170 nationality discrimination cases handled by Tafep on average annually in last 3 years

 In January last year, the Ministry of Manpower stiffened penalties further for discrimination cases.
In January last year, the Ministry of Manpower stiffened penalties further for discrimination cases.PHOTO: ST FILE

SINGAPORE - An average of 170 discrimination cases based on nationality have been handled annually in the last three years by the Tripartite Alliance for Fair and Progressive Employment Practices (Tafep), said Manpower Minister Tan See Leng in Parliament on Tuesday (July 6).

The top three sectors making up about half of the complaints are wholesale and retail trade, administrative and support services, and other service activities, he added.

These cases are investigated by Tafep and, where warranted, referred to the Ministry of Manpower for enforcement.

Dr Tan was delivering a ministerial statement on how Singaporeans can compete strongly and fairly, which includes fighting discrimination in the workplace.

He said: "We know that not all employers play by the rules. We have zero tolerance towards discriminatory hiring practices.

"All employers are expected to comply with the requirements of the Fair Consideration Framework, and not discriminate on characteristics that are not related to the job."

In January last year, the ministry stiffened penalties further for discrimination cases, such as suspending work pass privileges for errant employers for up to 24 months, instead of at least 12 months.

The requirement to advertise jobs on MyCareersFuture before submitting work pass applications was also extended to a minimum period of 28 days, instead of 14 days, so local job seekers can have more time to respond to job openings.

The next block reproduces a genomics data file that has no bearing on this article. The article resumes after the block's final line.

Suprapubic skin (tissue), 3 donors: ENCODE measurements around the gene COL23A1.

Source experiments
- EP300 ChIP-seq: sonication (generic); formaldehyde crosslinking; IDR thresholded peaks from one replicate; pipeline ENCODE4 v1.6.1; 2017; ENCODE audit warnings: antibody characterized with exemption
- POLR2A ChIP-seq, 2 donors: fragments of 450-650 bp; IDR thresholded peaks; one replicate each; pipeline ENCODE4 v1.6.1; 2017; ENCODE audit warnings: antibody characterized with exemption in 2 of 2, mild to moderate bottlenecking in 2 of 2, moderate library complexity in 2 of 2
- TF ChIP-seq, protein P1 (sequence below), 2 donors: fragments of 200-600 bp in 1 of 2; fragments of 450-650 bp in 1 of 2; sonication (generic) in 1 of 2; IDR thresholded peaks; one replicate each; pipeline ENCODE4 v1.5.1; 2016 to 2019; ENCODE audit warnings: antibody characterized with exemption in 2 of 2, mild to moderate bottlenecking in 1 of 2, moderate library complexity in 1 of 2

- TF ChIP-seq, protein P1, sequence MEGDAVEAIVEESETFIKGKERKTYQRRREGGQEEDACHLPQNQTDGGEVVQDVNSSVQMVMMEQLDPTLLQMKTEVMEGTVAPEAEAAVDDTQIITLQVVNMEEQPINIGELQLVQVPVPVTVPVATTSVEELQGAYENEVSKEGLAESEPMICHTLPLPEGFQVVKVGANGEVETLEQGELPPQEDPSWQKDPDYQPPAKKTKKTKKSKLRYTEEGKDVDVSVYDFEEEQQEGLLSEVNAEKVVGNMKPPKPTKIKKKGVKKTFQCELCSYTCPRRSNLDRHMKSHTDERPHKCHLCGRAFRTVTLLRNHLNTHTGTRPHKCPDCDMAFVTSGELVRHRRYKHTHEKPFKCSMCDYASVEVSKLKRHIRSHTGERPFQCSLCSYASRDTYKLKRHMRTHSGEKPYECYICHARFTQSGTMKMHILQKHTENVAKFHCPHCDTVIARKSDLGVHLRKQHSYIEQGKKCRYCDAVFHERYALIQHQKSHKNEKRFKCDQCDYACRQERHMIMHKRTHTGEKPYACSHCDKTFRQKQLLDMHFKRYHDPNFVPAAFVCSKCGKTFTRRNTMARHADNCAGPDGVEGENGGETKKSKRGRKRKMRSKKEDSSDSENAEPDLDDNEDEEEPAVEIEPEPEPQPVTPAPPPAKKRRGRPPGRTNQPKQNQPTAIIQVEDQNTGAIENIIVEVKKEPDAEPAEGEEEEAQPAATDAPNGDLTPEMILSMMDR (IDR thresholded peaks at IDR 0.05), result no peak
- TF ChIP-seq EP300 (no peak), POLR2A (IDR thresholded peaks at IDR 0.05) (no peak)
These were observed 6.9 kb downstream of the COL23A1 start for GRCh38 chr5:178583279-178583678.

"Going forward, we will do more to clamp down on egregious employers with discriminatory employment practices," he said.

Apart from fighting discrimination, Dr Tan said upskilling and training are also vital in helping Singaporeans remain competitive, such as those who are displaced from their jobs.

"This happens not only because of competition from foreign workers, but also because of other factors like technological change and industries phasing out," he said.

"This is why the Government invests so heavily in retraining and skills development, so that displaced workers can gain new skills and reinvent themselves, either doing a different job in the same industry, or transiting to another industry altogether."

He added that government policies have also helped to preserve jobs amid the coronavirus crisis.

Total employment last year, excluding migrant domestic workers, shrank by 166,600.

Foreign employment took the most hit, shrinking by 181,500. But resident employment managed to expand by 14,900 despite the downturn.

"We are not quite out of the woods yet and there is more work yet to be done, but let us also build on what we have collectively achieved so far," he said.